Holy Moly

Pope Name-Drops Dorothy Day in Congress: The Socialist, Pacifist Catholic Who Had an Abortion

During his speech to Congress, Pope mentioned Dorothy Day, a radical American Catholic who is revered by some in the church as a saint and reviled by others as the worst kind of sinner.

09.24.15 3:43 PM ET

In his speech to Congress today, Pope Francis name-checked a radical, pacifist, socialist would-be saint who had an abortion.

His mention of Dorothy Day, the sole American woman to get a papal shout-out, should make everyone squirm a little bit.

“In these times when social concerns are so important, I cannot fail to mention the Servant of God Dorothy Day, who founded the Catholic Worker Movement,” Pope Francis said. “Her social activism, her passion for justice and for the cause of the oppressed, were inspired by the Gospel, her faith, and the example of the saints.”

Like Francis, Day presents a conundrum for politicians on both the left and the right—bluntly radical on economic issues, while unflinching in her opposition to abortion. She also has created a rift in the Catholic Church as some powerful church leaders advocate for her sainthood.

Day, who was born in Brooklyn in 1897 and grew up in San Francisco and Chicago, was a socialist and had an abortion before she converted to Catholicism. The man who impregnated her told her he would end their relationship if she didn’t have the procedure. So she did—and he left anyway. Day later wrote that she regretted that decision for the rest of her life. Day’s first job was writing for a socialist newspaper in New York, and accusations of communism dogged her for the rest of her life.

When she gave birth to a daughter years later (out of wedlock), a crotchety nun catechized Day so she could have the infant baptized. The rite came to the chagrin of her daughter’s father, a committed atheist, and the two ended their relationship.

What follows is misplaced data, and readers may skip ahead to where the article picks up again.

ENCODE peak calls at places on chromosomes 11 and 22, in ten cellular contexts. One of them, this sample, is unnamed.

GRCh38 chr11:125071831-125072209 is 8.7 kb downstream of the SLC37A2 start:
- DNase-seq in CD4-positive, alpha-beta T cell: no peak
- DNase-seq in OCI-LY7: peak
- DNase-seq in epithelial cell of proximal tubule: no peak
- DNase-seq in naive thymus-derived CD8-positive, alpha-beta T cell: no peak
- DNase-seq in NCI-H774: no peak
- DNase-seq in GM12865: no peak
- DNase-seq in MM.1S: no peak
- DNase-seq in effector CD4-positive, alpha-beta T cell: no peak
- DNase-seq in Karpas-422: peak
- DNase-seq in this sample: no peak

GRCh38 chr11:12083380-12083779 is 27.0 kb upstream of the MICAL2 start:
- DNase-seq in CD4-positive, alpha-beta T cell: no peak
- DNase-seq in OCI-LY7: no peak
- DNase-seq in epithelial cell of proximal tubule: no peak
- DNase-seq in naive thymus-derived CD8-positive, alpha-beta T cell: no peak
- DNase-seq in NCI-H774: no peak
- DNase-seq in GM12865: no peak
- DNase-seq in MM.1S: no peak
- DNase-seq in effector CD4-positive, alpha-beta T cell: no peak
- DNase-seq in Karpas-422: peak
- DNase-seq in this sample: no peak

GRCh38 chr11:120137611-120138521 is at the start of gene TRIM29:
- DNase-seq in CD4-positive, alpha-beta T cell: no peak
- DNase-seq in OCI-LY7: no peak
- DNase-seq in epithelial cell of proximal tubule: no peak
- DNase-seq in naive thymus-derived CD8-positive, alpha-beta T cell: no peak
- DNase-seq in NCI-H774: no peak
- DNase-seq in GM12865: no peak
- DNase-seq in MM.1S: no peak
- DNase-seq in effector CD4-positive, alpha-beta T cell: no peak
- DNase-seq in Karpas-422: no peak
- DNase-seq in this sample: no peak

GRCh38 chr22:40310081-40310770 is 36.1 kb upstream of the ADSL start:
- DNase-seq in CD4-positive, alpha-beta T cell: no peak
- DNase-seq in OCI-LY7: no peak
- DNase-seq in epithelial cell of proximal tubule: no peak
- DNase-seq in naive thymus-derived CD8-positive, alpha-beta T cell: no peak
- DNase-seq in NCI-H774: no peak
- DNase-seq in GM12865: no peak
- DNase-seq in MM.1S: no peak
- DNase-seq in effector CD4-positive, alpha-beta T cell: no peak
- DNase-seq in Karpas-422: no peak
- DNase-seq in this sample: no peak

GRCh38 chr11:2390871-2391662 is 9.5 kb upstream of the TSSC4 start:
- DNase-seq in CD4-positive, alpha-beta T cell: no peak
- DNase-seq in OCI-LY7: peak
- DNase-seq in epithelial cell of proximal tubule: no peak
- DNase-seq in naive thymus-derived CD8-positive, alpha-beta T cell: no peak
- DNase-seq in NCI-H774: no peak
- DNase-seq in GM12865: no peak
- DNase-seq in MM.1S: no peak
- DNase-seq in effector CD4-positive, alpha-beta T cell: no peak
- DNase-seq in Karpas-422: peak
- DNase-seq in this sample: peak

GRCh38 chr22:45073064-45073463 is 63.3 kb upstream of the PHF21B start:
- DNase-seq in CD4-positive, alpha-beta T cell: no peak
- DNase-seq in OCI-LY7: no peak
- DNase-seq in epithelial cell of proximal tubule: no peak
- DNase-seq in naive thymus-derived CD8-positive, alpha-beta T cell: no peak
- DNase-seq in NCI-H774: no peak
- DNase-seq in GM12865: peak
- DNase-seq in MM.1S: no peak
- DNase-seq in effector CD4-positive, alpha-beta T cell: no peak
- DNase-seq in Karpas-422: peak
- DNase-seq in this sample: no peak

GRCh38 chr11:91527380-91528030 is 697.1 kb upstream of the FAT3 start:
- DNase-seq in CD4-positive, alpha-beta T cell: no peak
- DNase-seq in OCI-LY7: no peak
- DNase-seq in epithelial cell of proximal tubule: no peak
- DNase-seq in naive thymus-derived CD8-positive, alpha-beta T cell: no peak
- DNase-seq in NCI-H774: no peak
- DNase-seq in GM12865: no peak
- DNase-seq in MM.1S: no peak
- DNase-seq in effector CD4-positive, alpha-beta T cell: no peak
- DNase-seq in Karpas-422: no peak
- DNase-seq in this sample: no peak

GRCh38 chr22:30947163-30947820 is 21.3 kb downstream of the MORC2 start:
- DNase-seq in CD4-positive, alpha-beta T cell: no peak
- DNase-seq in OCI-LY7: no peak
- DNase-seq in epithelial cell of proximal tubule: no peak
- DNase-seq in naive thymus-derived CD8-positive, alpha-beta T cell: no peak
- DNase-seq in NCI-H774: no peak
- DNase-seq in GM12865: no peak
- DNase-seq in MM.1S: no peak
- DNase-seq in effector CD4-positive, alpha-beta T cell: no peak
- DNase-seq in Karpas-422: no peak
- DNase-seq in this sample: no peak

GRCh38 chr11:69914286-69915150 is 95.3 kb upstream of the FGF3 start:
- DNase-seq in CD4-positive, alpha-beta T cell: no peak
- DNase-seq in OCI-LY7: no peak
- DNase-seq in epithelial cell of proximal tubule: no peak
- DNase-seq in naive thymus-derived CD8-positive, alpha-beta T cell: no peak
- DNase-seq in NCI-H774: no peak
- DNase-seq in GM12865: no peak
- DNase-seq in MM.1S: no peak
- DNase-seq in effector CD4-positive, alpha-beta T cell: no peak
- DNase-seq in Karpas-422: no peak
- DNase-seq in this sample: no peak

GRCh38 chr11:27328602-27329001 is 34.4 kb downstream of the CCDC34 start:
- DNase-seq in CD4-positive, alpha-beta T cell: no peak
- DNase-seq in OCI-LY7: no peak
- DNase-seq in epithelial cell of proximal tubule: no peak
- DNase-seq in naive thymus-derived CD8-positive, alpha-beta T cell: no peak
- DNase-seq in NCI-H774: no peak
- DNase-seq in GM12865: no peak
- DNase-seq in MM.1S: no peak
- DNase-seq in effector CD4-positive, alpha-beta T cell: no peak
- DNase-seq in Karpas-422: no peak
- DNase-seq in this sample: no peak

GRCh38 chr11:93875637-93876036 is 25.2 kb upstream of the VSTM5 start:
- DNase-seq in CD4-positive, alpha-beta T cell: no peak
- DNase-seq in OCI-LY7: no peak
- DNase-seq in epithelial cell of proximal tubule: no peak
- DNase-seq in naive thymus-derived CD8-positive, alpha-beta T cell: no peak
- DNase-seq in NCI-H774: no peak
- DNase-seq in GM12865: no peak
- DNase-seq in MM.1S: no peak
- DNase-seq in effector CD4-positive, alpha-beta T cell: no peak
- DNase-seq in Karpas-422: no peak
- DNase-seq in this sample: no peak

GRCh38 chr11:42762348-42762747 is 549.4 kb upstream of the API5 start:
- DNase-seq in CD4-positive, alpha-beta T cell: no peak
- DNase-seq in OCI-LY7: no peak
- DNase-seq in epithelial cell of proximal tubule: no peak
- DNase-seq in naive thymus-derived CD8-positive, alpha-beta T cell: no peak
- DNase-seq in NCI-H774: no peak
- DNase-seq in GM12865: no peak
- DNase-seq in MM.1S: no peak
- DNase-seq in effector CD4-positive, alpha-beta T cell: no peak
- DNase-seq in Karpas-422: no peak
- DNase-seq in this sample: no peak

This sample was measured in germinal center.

She founded the Catholic Worker movement and its eponymous newspaper, the Catholic Worker, and her ties to leftist leaders and activists drew her scrutiny from J. Edgar Hoover.

Absolutist in her pacifism, she vocally opposed the U.S.’s entrance into World War II. Hoover called her “a very erratic and irresponsible person,” which she thought was funny.

In her autobiography, The Long Loneliness, Day echoed Marxist rhetoric to criticize industrial capitalism.

“[O]urs was a long-range program, looking for ownership by the workers of the means of production, the abolition of the assembly line, decentralized factories, the restoration of crafts and ownership of property,” she wrote. “This meant, of course, an accent on the agrarian and rural aspects of our economy and a changing emphasis from the city to the land.”

And like Francis, she was unflinching in her opposition to abortion.

“To me, birth control and abortion are genocide,” she wrote. “I say, make room for children, don’t do away with them.”

Even though she died in 1980, Day continues to create controversy inside the church as several prominent Catholics—including Cardinal Timothy Dolan of New York—have advocated for her to be canonized.

“I am convinced she is a saint for our time,” Cardinal Dolan said in 2012, according to The New York Times.  She is, he said, “what’s best in Catholic life, that ability we have to be ‘both-and’ not ‘either-or.’”